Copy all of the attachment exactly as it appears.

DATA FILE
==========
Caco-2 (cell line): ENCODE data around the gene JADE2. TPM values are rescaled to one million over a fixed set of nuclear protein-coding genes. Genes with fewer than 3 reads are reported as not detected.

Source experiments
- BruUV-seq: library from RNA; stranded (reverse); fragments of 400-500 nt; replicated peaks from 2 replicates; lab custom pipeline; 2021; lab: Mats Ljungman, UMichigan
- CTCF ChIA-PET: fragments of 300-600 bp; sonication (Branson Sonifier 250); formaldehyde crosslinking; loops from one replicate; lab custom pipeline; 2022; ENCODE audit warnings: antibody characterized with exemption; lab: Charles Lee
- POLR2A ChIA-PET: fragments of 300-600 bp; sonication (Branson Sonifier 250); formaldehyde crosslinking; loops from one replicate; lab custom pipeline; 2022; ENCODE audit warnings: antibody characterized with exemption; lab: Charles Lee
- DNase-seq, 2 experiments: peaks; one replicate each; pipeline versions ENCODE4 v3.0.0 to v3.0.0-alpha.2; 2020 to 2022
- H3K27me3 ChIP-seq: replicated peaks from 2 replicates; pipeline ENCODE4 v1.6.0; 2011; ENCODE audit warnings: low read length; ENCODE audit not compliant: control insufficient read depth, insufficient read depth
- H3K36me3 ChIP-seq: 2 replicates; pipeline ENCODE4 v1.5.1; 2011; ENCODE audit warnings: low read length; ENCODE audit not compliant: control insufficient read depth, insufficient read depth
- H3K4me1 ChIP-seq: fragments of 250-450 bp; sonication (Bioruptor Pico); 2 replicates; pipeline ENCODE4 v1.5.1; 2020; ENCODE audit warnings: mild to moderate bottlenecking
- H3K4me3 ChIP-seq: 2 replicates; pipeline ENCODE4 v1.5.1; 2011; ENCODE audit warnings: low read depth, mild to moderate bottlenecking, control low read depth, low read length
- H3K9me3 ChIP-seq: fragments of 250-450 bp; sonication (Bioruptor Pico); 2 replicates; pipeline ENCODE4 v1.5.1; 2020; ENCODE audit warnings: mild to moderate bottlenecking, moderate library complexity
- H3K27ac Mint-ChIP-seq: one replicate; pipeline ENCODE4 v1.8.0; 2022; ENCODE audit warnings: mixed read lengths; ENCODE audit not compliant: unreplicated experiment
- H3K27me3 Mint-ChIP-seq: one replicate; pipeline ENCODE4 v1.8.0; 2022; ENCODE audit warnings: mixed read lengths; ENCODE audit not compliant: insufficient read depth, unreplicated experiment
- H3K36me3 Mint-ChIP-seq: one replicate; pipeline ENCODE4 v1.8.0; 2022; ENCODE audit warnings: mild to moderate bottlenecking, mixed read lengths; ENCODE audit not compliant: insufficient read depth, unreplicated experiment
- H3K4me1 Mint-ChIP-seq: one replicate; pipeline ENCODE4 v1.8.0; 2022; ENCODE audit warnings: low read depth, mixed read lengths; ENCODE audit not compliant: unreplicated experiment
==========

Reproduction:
Caco-2 (cell line): ENCODE data around the gene JADE2. TPM values are rescaled to one million over a fixed set of nuclear protein-coding genes. Genes with fewer than 3 reads are reported as not detected.

Source experiments
- BruUV-seq: library from RNA; stranded (reverse); fragments of 400-500 nt; replicated peaks from 2 replicates; lab custom pipeline; 2021; lab: Mats Ljungman, UMichigan
- CTCF ChIA-PET: fragments of 300-600 bp; sonication (Branson Sonifier 250); formaldehyde crosslinking; loops from one replicate; lab custom pipeline; 2022; ENCODE audit warnings: antibody characterized with exemption; lab: Charles Lee
- POLR2A ChIA-PET: fragments of 300-600 bp; sonication (Branson Sonifier 250); formaldehyde crosslinking; loops from one replicate; lab custom pipeline; 2022; ENCODE audit warnings: antibody characterized with exemption; lab: Charles Lee
- DNase-seq, 2 experiments: peaks; one replicate each; pipeline versions ENCODE4 v3.0.0 to v3.0.0-alpha.2; 2020 to 2022
- H3K27me3 ChIP-seq: replicated peaks from 2 replicates; pipeline ENCODE4 v1.6.0; 2011; ENCODE audit warnings: low read length; ENCODE audit not compliant: control insufficient read depth, insufficient read depth
- H3K36me3 ChIP-seq: 2 replicates; pipeline ENCODE4 v1.5.1; 2011; ENCODE audit warnings: low read length; ENCODE audit not compliant: control insufficient read depth, insufficient read depth
- H3K4me1 ChIP-seq: fragments of 250-450 bp; sonication (Bioruptor Pico); 2 replicates; pipeline ENCODE4 v1.5.1; 2020; ENCODE audit warnings: mild to moderate bottlenecking
- H3K4me3 ChIP-seq: 2 replicates; pipeline ENCODE4 v1.5.1; 2011; ENCODE audit warnings: low read depth, mild to moderate bottlenecking, control low read depth, low read length
- H3K9me3 ChIP-seq: fragments of 250-450 bp; sonication (Bioruptor Pico); 2 replicates; pipeline ENCODE4 v1.5.1; 2020; ENCODE audit warnings: mild to moderate bottlenecking, moderate library complexity
- H3K27ac Mint-ChIP-seq: one replicate; pipeline ENCODE4 v1.8.0; 2022; ENCODE audit warnings: mixed read lengths; ENCODE audit not compliant: unreplicated experiment
- H3K27me3 Mint-ChIP-seq: one replicate; pipeline ENCODE4 v1.8.0; 2022; ENCODE audit warnings: mixed read lengths; ENCODE audit not compliant: insufficient read depth, unreplicated experiment
- H3K36me3 Mint-ChIP-seq: one replicate; pipeline ENCODE4 v1.8.0; 2022; ENCODE audit warnings: mild to moderate bottlenecking, mixed read lengths; ENCODE audit not compliant: insufficient read depth, unreplicated experiment
- H3K4me1 Mint-ChIP-seq: one replicate; pipeline ENCODE4 v1.8.0; 2022; ENCODE audit warnings: low read depth, mixed read lengths; ENCODE audit not compliant: unreplicated experiment